Bakers rise to football challenge to net much needed cash for hospice

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A HOSPICE was the undisputed winner of a charity football match staged at the home of the oldest soccer club in Wales.

Cefn Druids’ impressive stadium at The Rock in Rhosymedre was the venue for the fundraising  game between Village Bakery’s bases in Wrexham and Coedpoeth.

But money raised via collection boxes and buckets dotted around the ground, expected to top £400, will go to boost the coffers of Nightingale House Hospice in Wrexham.

Match organiser Craig Herling, production supervisor at Wrexham, was extra busy because he was also manager of the Wrexham team and appeared as a player as a second half substitute.

Village Bakery Charity football match at Cefn Mawr, to raise funds for Nightingale house. Wrexham V Coedpoeth ; Pictured are team Coedpoeth and team Wrexham.

“Why raise funds for Nightingale House Hospice? Well it’s such a good cause isn’t it,” said Craig, who lives in the Borras area of Wrexham.

“It fulfils such an important role, providing vital care for people nearing the end of their days. It’s important that we support hospices like Nightingale House.”

For Craig playing on the Cefn Druids pitch was very much a homecoming.  He played for the club for a couple of seasons and in 2013 captained the reserve side that won the League Cup.

He was also named on the bench for the Welsh Cup quarter-final and semi-final first team victories against Aberystwyth and Airbus in 2012. Cefn eventually lost 2-0 to New Saints in the final.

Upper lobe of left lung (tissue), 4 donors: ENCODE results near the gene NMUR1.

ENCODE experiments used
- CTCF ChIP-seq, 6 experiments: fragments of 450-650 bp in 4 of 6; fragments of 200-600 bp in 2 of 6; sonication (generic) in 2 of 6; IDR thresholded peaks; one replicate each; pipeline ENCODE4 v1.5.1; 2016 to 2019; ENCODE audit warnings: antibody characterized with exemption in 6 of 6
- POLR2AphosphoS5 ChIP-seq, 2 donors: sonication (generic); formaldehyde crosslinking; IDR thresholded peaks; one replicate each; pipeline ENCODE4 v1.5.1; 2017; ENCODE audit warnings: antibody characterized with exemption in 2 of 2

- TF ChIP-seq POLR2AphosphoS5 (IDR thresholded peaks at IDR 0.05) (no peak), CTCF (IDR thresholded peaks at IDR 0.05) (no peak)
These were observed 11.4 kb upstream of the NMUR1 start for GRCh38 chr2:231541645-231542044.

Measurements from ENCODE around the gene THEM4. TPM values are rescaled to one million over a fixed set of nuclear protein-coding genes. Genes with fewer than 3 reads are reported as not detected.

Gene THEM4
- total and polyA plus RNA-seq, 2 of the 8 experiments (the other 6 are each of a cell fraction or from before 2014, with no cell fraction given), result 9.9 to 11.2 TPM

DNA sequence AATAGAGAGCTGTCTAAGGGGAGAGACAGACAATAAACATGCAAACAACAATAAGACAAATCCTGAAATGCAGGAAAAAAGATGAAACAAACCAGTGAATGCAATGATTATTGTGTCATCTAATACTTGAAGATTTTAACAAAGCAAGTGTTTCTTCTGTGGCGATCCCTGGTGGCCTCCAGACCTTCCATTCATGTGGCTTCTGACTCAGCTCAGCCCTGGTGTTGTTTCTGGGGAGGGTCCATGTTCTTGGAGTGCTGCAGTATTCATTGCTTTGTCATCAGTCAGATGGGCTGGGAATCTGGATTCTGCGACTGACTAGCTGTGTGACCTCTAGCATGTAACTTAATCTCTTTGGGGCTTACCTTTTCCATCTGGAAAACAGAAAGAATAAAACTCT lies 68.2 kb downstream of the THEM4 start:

Last year the hospice fundraiser was played over the border at Chester FC’s Saunders Honda Stadium, but this time Village Bakery’s managing director Robin Jones paid the hire charge for the game to be staged at Cefn Druids.

“We played last year as Village Bakery against a strong Johnstown team and lost 4-1,” said Craig. “But the score wasn’t what mattered, it was raising funds for Nightingale House that counted.”

Watching this year’s match played under a scorching sun was Nightingale House area fundraiser Debbie Barton, who was with her mum and daughter.

She said it costs £3 million a year to run Nightingale Hospice and fundraisers have to collect £2.4 million of that sum.

“The charity football match is becoming something of an annual event,” said Debbie.

“Village Bakery does so much to help us and we’re very grateful for their support. We wouldn’t have a hospice without the help of companies like Village Bakery.”

As for the game, an evenly matched and highly competitive first half was followed by a veritable goal feast after the break.

Early in the second half a penalty awarded by referee Steve Rider for handball by a Coedpoeth defender was slotted home by Wrexham team captain Jay Taylor, a viennoiserie supervisor at the bakery on Wrexham Industrial Estate.

But it was Coedpoeth skipper Gary Jones, a cover supervisor, who picked up the Village Bakery Cup after his side earned a narrow  4-3 victory.

Match organiser Craig said: “We had more than 30 players involved and had to keep the substitutes rolling because it was so hot.

“My thanks go to everyone involved and to people who turned up to watch the match and donated  so generously. The hospice certainly deserves our support.”